Those of you who have read Fleming’s original Bond books will recall that his creation was a rather different character to most of the portrayals which have appeared on the big screen over the fifty years since Connery first took to the screen in Dr No. Fleming’s Bond was a difficult and conflicted man, displaying many of his creator’s own prejudices (sexism & homophobia were par for the course). He is described in the novels as having been born in the early 1920’s, resembling musician Hoagy Carmichael, with a scar on his cheek, grey/blue eyes, a cruel mouth and as standing six feet tall, with a thin build. From this we can perhaps judge which Bond actor has been most faithful to the original 007; we can probably discount Moore’s ironic, elderly stint, which seemed to be based more on his earlier portrayal of The Saint than Fleming’s novels. Connery, as mentioned, became more of an influence on the Bond novels than they were on him, while Brosnan’s reinvention seemed to be an amalgamation of his favourite aspects of Connery and Moore, a smug, post-cold war heartthrob mixed with a witty, heart-in-the-right-place ironist. As good as Craig’s current incarnation may be at running up cranes and modelling swimwear, he surely bears no resemblance to the James portrayed in Fleming’s books. Perhaps then we should re-evaluate Dalton’s contribution to the canon?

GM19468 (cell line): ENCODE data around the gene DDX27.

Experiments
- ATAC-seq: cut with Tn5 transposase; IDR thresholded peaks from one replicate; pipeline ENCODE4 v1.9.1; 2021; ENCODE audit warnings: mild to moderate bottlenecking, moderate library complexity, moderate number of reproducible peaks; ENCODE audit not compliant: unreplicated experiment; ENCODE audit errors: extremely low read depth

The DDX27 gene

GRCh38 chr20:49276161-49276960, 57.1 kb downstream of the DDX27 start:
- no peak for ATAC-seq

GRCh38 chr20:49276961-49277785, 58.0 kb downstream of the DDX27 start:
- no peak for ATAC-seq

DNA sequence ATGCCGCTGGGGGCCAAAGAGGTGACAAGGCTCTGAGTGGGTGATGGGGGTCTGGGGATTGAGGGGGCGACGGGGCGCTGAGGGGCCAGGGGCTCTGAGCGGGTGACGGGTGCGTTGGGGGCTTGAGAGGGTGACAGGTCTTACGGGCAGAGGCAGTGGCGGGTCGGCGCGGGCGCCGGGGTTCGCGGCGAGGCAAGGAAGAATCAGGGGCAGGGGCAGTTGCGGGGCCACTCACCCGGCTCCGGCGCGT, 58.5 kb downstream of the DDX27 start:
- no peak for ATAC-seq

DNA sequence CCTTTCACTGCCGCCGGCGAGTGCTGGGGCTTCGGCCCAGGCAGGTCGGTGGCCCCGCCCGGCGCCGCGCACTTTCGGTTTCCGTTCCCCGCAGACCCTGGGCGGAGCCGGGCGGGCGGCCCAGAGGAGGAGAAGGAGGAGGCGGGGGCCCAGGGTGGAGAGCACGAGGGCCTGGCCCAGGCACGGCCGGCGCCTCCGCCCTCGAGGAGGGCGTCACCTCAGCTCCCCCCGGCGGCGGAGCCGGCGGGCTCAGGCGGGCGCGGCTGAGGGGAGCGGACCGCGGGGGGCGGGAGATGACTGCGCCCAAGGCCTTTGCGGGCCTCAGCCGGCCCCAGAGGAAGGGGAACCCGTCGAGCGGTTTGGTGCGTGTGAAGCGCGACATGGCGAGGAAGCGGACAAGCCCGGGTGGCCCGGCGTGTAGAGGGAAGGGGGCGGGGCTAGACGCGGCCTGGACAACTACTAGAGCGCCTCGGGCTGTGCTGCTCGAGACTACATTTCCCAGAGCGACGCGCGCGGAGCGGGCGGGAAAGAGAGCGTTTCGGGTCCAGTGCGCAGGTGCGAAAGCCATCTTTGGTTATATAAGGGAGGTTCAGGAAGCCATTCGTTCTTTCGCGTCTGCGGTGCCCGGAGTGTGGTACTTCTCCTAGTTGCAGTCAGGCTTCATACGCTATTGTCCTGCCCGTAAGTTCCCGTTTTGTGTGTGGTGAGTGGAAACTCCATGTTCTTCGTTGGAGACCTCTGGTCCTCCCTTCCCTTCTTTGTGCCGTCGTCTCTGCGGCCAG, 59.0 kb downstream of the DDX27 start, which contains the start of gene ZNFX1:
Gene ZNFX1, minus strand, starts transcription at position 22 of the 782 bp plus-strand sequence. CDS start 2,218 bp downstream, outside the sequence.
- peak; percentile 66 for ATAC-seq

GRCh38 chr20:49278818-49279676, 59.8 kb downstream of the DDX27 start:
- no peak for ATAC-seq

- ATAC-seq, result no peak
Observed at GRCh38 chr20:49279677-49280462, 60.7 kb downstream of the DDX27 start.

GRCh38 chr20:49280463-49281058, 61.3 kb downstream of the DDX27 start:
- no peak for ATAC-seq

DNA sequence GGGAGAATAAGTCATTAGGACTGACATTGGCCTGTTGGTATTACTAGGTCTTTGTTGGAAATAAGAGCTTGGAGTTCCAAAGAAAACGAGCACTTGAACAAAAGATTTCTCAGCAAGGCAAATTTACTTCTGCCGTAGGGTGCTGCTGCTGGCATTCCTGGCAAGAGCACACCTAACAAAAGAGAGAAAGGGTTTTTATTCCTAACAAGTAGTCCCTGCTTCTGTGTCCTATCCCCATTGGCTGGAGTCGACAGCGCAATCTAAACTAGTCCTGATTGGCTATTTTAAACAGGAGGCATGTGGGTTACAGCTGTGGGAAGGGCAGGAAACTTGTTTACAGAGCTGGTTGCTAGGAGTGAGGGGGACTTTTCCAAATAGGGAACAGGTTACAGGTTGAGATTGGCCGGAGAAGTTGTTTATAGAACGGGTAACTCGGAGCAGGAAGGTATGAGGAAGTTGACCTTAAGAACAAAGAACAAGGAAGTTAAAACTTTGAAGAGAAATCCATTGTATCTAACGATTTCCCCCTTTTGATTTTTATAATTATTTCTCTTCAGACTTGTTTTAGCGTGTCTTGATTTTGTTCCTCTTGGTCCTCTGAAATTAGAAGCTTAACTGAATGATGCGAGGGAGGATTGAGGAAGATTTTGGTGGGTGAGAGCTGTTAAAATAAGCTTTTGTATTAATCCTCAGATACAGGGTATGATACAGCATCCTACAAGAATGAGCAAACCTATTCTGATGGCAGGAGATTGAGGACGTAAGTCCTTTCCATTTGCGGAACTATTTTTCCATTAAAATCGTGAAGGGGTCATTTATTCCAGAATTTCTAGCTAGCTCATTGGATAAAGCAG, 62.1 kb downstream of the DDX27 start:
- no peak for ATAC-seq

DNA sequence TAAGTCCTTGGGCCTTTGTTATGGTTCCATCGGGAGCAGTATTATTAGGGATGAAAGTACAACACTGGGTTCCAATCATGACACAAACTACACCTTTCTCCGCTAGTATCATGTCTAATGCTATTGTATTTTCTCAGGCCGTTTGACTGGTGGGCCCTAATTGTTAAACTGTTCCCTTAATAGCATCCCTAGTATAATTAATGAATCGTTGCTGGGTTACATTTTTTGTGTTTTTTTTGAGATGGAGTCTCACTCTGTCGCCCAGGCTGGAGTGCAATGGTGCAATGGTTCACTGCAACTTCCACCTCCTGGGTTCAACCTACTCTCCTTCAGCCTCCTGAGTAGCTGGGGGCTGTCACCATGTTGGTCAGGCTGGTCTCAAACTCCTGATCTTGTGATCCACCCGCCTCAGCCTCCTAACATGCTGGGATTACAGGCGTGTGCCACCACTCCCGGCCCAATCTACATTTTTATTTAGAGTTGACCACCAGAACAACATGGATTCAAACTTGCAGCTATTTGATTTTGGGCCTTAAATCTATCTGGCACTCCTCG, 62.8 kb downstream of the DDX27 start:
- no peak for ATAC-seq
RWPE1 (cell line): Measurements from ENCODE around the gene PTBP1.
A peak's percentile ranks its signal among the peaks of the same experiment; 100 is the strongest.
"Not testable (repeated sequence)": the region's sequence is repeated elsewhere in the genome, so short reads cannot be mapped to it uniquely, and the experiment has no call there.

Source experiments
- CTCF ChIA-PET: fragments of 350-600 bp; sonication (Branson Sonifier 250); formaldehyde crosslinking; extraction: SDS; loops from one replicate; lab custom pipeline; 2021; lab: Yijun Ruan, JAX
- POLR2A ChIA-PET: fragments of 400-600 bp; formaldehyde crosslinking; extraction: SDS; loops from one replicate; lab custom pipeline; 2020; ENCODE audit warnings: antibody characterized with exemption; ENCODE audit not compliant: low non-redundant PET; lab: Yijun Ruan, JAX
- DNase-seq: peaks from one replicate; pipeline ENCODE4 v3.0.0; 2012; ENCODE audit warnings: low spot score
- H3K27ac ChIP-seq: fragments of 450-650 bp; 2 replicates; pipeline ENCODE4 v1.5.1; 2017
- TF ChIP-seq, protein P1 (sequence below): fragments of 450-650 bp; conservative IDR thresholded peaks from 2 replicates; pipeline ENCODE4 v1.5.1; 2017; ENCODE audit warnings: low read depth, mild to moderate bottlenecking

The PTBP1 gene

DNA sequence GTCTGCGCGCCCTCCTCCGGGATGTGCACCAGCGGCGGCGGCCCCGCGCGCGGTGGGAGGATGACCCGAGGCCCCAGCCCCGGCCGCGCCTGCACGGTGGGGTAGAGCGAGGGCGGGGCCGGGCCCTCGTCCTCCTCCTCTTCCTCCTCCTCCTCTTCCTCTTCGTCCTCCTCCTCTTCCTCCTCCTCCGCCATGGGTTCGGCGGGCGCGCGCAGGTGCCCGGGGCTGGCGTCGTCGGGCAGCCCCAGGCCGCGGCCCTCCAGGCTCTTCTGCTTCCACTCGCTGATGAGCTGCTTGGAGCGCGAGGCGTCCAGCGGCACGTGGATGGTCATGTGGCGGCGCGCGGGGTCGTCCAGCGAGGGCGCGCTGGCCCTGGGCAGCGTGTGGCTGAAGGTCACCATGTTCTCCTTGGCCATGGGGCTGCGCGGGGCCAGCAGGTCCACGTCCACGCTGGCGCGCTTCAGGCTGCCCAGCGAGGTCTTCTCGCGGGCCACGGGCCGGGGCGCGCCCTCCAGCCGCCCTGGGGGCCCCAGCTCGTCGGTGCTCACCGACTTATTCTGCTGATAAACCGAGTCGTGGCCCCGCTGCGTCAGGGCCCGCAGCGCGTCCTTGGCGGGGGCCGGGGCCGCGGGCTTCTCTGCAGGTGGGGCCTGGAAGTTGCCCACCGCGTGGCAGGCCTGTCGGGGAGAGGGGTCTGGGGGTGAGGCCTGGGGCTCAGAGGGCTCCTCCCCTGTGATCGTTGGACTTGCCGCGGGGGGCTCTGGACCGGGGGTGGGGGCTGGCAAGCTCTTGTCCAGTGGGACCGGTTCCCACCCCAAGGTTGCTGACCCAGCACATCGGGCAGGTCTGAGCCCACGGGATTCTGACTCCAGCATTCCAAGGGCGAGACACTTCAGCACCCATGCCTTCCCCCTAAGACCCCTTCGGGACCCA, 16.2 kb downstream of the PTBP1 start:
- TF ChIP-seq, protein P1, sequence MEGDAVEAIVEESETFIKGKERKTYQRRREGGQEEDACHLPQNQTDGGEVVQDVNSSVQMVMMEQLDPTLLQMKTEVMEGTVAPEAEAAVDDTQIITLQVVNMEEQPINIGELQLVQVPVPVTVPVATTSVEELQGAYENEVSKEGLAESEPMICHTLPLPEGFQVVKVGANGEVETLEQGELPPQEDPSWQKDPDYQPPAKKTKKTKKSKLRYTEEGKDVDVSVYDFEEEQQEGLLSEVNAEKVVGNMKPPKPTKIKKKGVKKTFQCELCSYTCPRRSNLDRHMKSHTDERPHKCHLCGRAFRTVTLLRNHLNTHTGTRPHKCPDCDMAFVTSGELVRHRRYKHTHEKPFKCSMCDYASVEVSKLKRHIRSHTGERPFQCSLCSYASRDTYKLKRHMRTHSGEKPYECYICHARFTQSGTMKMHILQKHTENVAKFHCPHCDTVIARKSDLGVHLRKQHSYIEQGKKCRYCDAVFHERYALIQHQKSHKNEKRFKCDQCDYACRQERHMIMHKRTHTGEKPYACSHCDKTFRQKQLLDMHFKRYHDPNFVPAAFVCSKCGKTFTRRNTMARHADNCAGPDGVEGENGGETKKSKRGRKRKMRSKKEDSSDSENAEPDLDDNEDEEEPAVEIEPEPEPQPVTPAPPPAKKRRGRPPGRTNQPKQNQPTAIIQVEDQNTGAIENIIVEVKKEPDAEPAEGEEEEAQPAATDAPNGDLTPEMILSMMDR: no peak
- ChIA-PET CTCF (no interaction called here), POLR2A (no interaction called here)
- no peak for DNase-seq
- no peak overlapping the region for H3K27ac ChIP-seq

The Living Daylights, based on a late short story by Fleming, sees Dalton reinvent Bond as a harder, more serious character than we had seen previously. The rather convoluted plot sees 007 deployed to oversee the defection of a KGB agent and discovering that the KGB themselves appear to have rebooted their policy of “Smert’ Spionam” (“Death to Spies”). As he crosses Europe and Afghanistan, it becomes clear that Dalton’s Bond has more in common with the character of the early novels than that of his film predecessors; gone are the painfully comic asides, the easy charm and the much parodied silliness. Instead we have an actual spy thriller, with all the complexities that involves. The problem is, that’s not what I look to Bond for; having scratched my head through last year’s inexplicably lauded Tinker Tailor Soldier Spy, I clearly lack the intellectual chops to deal with any spy film which doesn’t involve chasing Russians through space. Perhaps I’ve come to love the screen Bond as an entirely different character to that of the books; for me Dalton is just too damn straight.
So, where next for James Bond? A quick perusal of the internet shows that bets are already on for Craig’s successor in the iconic tuxedo, with CGI’s Sam Worthington the hot favourite, followed by Tom Hardy & Christian Bale (a potentially over-serious 007 if ever there was one). There is also the ongoing debate about whether it’s time for a black Bond, with Will Smith (rather absurdly) being mentioned; my own preference would be Adrian Lester. This appears to be a controversial subject (Bond’s a white guy, right?), but I refer you to Idris Elba’s quote in Bim Adewunmi’s excellent recent article in The Guardian: “Can a black man play a Nordic character? Hang about, Thor’s mythical, right? Thor has a hammer that flies to him when he clicks his fingers. That’s OK, but the colour of my skin is wrong?”
Bond remains Fleming’s creation, but has evolved so many times that he is essentially the property of whichever actor is playing him at the time. This makes him a character for the ages and goes some way to explaining why Dalton’s ‘true to the text’ 007 in The Living Daylights is perhaps the least fun of any film in this much loved series.